Now look at the following examples of typical writing tasks found in EFL materials and ask yourself: What is the purpose of the texts? What reason would a 10-year-old pupil have for writing them?
- Write about your favourite pop or sports star.
- Write a description of a country.
- Write a description of a room in your house.
- Write about your favourite animal.
The truth is that such tasks are merely vehicles for getting pupils to display their English. There’s no real reason for the pupil to write the texts. Furthermore, there’s no guarantee that anyone other than the teacher will read them. When you think about it, it is hardly surprising that our pupils show little enthusiasm for writing in English.
One solution to this problem is to turn the pupils into the authors of mini-books. Specifically, when it comes to writing descriptions, get them to write Riddle Books.
Such books are easy to make. Simply fold two pieces of paper in half and put them in a card cover with staples down the spine.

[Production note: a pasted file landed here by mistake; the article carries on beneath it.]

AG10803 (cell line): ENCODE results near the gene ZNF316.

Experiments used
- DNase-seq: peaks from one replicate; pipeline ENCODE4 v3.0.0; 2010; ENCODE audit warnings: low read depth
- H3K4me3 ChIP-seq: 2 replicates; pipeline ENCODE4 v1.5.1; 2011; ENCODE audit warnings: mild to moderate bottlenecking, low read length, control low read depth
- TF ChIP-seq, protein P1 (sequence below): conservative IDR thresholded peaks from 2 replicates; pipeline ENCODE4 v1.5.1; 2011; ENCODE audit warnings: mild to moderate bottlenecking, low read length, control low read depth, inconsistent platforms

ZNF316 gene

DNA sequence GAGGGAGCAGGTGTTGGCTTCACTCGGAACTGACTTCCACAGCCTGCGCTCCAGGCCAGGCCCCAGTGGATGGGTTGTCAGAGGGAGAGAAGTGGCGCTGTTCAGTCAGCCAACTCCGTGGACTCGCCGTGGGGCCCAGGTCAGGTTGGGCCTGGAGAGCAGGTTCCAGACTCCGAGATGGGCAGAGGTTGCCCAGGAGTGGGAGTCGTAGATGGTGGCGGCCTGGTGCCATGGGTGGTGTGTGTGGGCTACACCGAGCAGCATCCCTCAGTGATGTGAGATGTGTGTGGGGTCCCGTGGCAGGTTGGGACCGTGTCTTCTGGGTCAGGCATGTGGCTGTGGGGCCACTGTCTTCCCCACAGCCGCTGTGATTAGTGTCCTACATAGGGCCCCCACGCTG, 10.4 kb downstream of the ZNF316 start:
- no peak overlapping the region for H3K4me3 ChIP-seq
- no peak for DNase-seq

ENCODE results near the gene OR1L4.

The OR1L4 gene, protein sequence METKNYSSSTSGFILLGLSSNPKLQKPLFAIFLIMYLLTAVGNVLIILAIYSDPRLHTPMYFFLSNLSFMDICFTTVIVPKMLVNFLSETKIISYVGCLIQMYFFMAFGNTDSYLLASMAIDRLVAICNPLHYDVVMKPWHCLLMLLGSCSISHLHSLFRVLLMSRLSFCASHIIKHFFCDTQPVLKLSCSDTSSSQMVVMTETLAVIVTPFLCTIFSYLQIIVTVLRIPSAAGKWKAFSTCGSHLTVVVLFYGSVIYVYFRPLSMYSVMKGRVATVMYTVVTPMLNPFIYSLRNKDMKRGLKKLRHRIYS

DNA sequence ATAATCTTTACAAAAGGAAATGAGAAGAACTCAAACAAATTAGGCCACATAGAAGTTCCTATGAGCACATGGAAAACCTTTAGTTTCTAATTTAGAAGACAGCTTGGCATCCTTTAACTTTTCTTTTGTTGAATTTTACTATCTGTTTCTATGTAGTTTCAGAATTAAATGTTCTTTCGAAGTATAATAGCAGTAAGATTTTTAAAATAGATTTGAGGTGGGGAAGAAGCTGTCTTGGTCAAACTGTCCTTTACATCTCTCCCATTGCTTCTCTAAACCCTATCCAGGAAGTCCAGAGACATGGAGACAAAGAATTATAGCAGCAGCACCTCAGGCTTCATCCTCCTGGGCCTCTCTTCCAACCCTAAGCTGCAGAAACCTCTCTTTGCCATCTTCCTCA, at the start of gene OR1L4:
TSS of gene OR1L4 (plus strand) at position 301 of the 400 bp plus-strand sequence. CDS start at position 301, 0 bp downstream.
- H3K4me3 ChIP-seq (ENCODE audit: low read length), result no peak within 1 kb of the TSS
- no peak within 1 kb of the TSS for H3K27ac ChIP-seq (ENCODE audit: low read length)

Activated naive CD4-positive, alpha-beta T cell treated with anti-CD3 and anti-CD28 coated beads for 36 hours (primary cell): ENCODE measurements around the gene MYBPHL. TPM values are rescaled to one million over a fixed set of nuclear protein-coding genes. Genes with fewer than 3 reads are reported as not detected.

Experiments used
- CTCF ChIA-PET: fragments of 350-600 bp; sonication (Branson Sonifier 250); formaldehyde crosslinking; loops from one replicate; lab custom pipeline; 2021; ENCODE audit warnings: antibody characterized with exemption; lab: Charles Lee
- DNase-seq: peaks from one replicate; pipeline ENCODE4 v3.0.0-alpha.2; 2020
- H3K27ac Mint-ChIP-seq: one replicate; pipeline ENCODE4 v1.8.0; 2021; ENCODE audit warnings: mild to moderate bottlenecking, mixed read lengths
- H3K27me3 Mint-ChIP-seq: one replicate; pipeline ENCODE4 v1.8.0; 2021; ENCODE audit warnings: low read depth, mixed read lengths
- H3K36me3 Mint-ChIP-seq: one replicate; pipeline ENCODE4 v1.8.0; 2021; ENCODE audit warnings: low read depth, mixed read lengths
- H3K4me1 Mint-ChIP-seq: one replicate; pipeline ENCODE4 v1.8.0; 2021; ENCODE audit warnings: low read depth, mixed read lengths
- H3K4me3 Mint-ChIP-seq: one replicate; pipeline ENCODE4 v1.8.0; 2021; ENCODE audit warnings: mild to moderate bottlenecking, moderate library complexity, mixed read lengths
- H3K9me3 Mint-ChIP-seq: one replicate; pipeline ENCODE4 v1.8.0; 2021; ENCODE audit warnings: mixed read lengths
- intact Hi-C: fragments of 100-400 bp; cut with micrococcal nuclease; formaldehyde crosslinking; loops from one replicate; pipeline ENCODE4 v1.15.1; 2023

Riddle Books are structured so that the identity of what the pupil is describing is revealed at the end of the book. The challenge for the reader is to guess the identity correctly before they turn the last page.
In the minds of our pupils, writing descriptions in an exercise book is synonymous with doing an exercise. It’s boring! In contrast, writing a riddle book is about creating something that will be displayed in the school and will be read by many people.
The pupils understand that the purpose of the text is not merely to display their knowledge of written English, but to entertain and challenge anyone who reads the book. The effect on the pupils’ motivation to write is wholly positive.
To engage your pupils’ interest in writing Riddle Books, read an example of one with them in class. Challenge them to solve the riddle before you turn the last page.